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Can a Disclosure Letter Accompanying a Share Purchase Agreement Be Rectified?
Can a Disclosure Letter Accompanying a Share Purchase Agreement Be Rectified?

The Court of Appeal in the recent case of Persimmon Homes Ltd v Hillier [2019] EWCA Civ 800 (09 May 2019) (McCombe LJ, David Richards LJ and Newey LJ) held that a disclosure letter accompanying a share purchase agreement (SPA) could be rectified where it did not give effect to the parties' intended transaction.


Persimmon Homes intended to acquire a development site of six plots of land by purchasing the shares of the companies with ownership of the site. One company which was purchased had a subsidiary which held options to acquire four of the plots.

Another company held the freehold title to the two remaining plots, including one which contained access to the whole site and were therefore critical to its future development (the Ransom Land). This company, although controlled by the defendants, had a separate chain of ownership which meant it did not form part of the share sales and the shares were not transferred under the terms of the SPA. Consequently, the land actually acquired by the share purchases (i.e. the 4 plots and not the entire 6 with access) was considerably less valuable.


In a sale and purchase of shares, the principal document which sets out the legally binding terms on which the deal is made is a Share Purchase Agreement (“SPA”).

In this instance, the description of “Properties” used in the SPA was vague. Although it included the location it did not refer to the individual plots of land. This created a degree of uncertainty as to the exact assets which the companies were stated to own.

This is of relevance as the SPA contained warranties that the companies had good and marketable title to the “Properties” but did not identify the individual parcels that were subject to the warranty.  A warranty is a contractual statement of fact. If the warranty proves to be untrue then the buyer is able to claim damages.


As part of the negotiations, the defendant’s supplied a “Data Room” which contained a document stating the actual ownership of the additional two plots. Data Rooms are often used in acquisitions to store the information provided to a buyer to enable it to assess the company being purchased.

The contents of the Data Room were incorporated into the Disclosure Letter (disclosing against the warranties given in the SPA). The accompanying Disclosure Letter also specifically disclosed that the acquired companies did not own the Ransom Land.


Persimmon applied to the High Court on two grounds:

  1. Firstly, as a matter of construction, the definition of Properties should be interpreted as referring to the whole site and therefore there was a breach of the property warranties. This argument was rejected on the basis that the definition was imprecise and it was needed to refer to the Disclosure Letter and the Data Room.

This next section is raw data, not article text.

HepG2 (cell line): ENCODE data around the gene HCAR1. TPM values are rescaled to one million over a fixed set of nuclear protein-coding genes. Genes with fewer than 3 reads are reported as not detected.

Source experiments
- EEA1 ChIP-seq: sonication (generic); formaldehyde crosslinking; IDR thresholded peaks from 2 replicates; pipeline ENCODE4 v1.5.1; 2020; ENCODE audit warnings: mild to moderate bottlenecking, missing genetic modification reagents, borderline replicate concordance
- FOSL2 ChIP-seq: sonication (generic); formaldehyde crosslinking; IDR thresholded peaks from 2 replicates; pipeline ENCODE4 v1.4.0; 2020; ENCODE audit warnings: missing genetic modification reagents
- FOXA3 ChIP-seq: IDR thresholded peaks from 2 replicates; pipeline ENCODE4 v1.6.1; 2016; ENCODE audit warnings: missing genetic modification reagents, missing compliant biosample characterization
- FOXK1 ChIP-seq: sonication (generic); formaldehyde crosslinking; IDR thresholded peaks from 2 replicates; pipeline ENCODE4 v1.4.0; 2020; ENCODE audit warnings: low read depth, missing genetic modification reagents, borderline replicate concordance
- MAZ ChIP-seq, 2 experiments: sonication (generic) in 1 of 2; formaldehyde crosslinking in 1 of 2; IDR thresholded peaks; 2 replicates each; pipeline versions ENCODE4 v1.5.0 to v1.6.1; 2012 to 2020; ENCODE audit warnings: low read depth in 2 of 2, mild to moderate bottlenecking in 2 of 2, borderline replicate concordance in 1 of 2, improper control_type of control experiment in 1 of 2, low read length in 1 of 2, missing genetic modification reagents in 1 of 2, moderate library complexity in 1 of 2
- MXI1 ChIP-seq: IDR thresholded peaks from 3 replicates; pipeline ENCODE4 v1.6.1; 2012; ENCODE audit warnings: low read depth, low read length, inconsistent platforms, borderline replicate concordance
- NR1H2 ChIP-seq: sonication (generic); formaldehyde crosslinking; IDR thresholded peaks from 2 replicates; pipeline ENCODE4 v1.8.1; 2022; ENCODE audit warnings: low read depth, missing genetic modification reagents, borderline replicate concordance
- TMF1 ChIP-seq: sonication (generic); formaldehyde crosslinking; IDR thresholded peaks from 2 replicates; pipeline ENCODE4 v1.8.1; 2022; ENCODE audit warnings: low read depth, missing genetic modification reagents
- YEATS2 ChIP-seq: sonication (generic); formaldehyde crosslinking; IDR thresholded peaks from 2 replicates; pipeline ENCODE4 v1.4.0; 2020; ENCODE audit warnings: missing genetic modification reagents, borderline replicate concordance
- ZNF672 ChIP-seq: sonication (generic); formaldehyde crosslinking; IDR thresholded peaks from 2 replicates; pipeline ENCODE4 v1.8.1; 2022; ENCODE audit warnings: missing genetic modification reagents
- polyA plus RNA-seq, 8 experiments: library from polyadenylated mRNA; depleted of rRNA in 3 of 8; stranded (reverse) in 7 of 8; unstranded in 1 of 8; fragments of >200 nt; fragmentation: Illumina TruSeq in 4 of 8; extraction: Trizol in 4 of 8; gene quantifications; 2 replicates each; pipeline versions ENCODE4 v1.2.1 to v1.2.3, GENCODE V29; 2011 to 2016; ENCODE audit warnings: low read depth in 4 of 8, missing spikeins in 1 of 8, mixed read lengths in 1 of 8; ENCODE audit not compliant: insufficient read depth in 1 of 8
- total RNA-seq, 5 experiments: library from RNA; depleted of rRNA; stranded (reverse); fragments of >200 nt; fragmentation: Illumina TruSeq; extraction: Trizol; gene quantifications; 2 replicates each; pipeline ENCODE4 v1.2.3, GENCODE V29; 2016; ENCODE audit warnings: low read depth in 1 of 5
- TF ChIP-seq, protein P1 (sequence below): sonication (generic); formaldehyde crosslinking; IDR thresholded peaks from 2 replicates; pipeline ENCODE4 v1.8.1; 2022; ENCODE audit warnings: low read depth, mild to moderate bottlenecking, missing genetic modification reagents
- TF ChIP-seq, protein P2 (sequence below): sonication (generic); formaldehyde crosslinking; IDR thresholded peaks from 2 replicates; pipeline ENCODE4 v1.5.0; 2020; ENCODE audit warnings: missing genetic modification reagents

2. Secondly, that the SPA and Disclosure Letter should be rectified to reflect the actual intention of both parties (that Persimmon would acquire the whole site and that the documents, therefore, contained a ‘common mistake’).

The High Court accepted the claimant's argument that the course of the parties' negotiations demonstrated a common intention that it would acquire the whole development site, including the Ransom Land.  Therefore, the High Court ordered rectification of the SPA and Disclosure Letter so that the appellants gave an unqualified warranty that the acquired companies owned the Ransom Land.

Consequently, there was a breach of the property warranties (as the defendant did not own the two plots). Persimmon was entitled to damages representing the difference in the value of the company as warranted and its actual market value at the time of the acquisition.

Permission to appeal was then granted and the matter referred to the Court of Appeal.


The appellants appealed, arguing that the judge in the High Court had erred in ordering rectification because it was not supported by the evidence before him and, in any event, the Disclosure Letter was a unilateral document notifying particular facts that was incapable of rectification as a matter of law.

Dismissing the appeal, the Court of Appeal found that on the evidence, the judge had been entitled to conclude that the SPA and disclosure letter did not record the terms agreed between the parties, and that the requirements for rectification had been met accordingly.

The Court of Appeal also found that the disclosure letter was an integral part of the suite of documents designed to give effect to the parties' intended transaction and, in circumstances where its terms failed to achieve this purpose, it was as much capable of rectification as the SPA itself. It did not matter that it was a unilateral document. Such documents could be rectified if they did not give effect to the maker's intention. Rectifying the disclosure letter would not, as the appellants argued, re-write history but would simply give effect to the parties' common intention that the acquired companies should be warranted as owning the Ransom Land.


Great care must be taken to ensure the documents drawn up and entered into in respect of a business sale or acquisition careful reflect the intention of the parties.

We regularly advise on business acquisitions and disposals and draft bespoke documents to reflect the intended sale. We are also experienced in undertaking due diligence exercises from small family run to multi-million-pound businesses.

If you have any questions surrounding the sale or purchase of a business or would like to discuss undertaking a due diligence process please give Andrew Morgan, Partner and Head of Corporate and Commercial a call on 020 7644 6303 or email or contact him on LinkedIn.


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